Unfortunately, to learn how to be alone, you have to be alone. Some people rush from one relationship to the next, just because they are afraid of this void that opens when they are alone. These decisions are made out of desperation, and they are not the best ones. We all know that when we don’t feel pressured, then we can decide optimally. We can be picky, and we can think about what’s best.

It is very difficult, but we have to embrace this empty space. We have to embrace that sometimes all that you’ll have is yourself. And we are enough.

To be able to achieve that we have to allow ourselves to be alone. It’s important to get to know ourselves, to find our values, our dreams, what we want and don’t want in life. And this is solo work. If we don’t decide these things for ourselves, the world will decide for us, and we’ll be pulled in so many directions that we don’t want, that some day we might have the feeling we’re living someone else’s life.

So, if you want to be happy and to love your life, you should learn to be alone.

How does achieving a certain level of self-understanding and self-love then affect your ability to connect with and deepen your relationships with others?

I think that you can love, accept and understand others to the extent you understand, accept and love yourself. So, when you improve your capacity for self-love you improve your capacity for loving others. Being able to accept yourself more lets you accept others more. And this is what it takes for better and more fulfilling relationships.

In your experience, what should a) individuals and b) society, do to help people better understand themselves and accept themselves?

I think that both are very important — when we change on the individual level, society changes on its own, but societal environment can be more or less conducive for these individual changes.

Now, we’re having more conversations on the topics of self-love, self-kindness, etc., and public awareness of their importance has risen. I think that this is conducive to more meaningful personal change. So, this is a great step in the right direction.

Also, reducing the stigma for people searching for help, and going to therapy will be great. I see some shifts in this direction, but there’s more to be desired. Being able to talk more openly for our struggles will help us feel less alone and overcome them more successfully.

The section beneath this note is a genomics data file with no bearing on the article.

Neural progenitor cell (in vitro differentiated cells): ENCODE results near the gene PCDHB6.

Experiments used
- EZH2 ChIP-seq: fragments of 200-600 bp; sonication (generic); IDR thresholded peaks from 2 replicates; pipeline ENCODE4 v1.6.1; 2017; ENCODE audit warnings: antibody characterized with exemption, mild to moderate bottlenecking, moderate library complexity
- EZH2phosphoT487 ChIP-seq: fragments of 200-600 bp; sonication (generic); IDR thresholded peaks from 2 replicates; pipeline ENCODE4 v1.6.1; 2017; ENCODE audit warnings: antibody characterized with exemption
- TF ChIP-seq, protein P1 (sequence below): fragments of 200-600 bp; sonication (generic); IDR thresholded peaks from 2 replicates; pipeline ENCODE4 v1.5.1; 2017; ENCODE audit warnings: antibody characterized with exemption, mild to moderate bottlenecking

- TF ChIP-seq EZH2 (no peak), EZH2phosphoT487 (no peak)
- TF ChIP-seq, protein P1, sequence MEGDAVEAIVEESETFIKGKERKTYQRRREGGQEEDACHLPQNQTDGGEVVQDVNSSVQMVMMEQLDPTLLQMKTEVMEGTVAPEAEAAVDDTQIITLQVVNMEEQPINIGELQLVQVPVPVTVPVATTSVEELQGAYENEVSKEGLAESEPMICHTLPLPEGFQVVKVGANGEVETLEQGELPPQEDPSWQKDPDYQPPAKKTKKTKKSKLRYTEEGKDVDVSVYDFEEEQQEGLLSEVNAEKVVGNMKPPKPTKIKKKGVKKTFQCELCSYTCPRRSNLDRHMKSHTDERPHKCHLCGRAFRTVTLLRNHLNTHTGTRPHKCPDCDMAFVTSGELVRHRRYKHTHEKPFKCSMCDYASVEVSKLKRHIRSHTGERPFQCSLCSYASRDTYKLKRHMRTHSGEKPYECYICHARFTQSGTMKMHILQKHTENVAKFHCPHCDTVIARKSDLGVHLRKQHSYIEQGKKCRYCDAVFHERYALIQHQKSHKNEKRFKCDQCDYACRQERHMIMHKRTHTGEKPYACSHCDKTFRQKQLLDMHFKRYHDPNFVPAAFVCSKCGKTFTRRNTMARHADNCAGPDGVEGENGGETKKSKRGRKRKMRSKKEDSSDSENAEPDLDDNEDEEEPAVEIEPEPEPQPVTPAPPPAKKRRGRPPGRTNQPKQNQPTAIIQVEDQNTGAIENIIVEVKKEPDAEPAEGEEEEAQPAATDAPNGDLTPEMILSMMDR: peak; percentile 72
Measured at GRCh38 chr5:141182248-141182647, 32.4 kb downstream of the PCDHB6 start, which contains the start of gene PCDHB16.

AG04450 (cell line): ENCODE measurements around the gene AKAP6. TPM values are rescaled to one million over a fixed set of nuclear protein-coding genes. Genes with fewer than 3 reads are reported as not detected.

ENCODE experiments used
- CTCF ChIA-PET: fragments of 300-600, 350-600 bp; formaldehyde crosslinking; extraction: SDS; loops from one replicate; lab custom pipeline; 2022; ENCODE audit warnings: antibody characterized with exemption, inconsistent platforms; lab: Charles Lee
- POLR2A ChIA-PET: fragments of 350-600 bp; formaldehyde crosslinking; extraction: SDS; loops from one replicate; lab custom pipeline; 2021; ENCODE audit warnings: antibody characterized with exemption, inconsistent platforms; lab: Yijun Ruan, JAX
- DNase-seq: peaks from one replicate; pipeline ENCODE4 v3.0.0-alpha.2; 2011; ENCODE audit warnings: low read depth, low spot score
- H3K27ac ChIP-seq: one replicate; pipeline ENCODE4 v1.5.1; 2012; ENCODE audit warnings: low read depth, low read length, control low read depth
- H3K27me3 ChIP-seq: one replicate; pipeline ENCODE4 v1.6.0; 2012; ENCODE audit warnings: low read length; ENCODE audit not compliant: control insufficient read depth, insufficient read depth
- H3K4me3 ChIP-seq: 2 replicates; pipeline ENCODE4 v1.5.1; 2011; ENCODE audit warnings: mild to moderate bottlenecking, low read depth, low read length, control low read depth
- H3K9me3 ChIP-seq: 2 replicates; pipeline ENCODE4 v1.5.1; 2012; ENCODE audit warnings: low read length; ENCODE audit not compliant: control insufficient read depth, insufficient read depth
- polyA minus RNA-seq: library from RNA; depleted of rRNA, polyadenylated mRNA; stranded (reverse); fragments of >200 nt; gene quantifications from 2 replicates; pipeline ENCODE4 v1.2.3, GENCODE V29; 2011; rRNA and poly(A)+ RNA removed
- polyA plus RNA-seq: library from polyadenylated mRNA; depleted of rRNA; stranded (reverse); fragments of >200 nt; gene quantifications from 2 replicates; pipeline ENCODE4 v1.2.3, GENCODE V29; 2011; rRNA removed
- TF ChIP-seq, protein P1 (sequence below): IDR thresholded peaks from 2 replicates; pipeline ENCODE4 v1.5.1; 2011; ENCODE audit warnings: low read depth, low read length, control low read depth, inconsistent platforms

On personal level, we should work on ourselves and examine our lives and our struggles. It’s also important to find a safe way to let people in and built strong relationships, because they can help in our journey to self-discovery.

What are 5 strategies that you implement to maintain your connection with and love for yourself, that our readers might learn from? Could you please give a story or example for each?

I am sorry, but I can provide 4.

1.Self-acceptance. Accept that you’re not perfect, and that you’ll make mistakes. It’s ok, you’re human. What I have found out in my practice is that owning up to not being perfect and taking responsibility makes it easier. When you own up to your transgressions, and make amends, if you can, then you have done all you can. Trying to accept that imperfection is a part of life and no amount of self-berating will change that is a huge step.

Example: For me the greatest test for self-acceptance was my recovery from my ED. Reaching my set-point weight and learning to live with my perfectly imperfect body was hard, but it was so worth it.

I realized that I feel much better, and I am a much more aligned with my values when I am not obsessed with thoughts of food and body image. I was able to be more present in my life. And when I let go of the mania that if I don’t look a certain way, no one will ever care about me, I was able to notice that people were caring about me all along.